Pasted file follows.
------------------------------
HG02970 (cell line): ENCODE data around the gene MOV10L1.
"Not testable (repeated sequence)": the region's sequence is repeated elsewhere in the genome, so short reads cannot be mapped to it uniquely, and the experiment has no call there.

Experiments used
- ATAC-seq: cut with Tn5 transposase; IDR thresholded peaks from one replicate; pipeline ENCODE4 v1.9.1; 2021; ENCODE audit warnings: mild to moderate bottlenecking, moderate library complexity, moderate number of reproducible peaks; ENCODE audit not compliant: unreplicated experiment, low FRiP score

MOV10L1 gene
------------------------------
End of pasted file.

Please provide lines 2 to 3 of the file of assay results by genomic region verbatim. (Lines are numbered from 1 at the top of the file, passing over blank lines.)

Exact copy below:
"Not testable (repeated sequence)": the region's sequence is repeated elsewhere in the genome, so short reads cannot be mapped to it uniquely, and the experiment has no call there.

Experiments used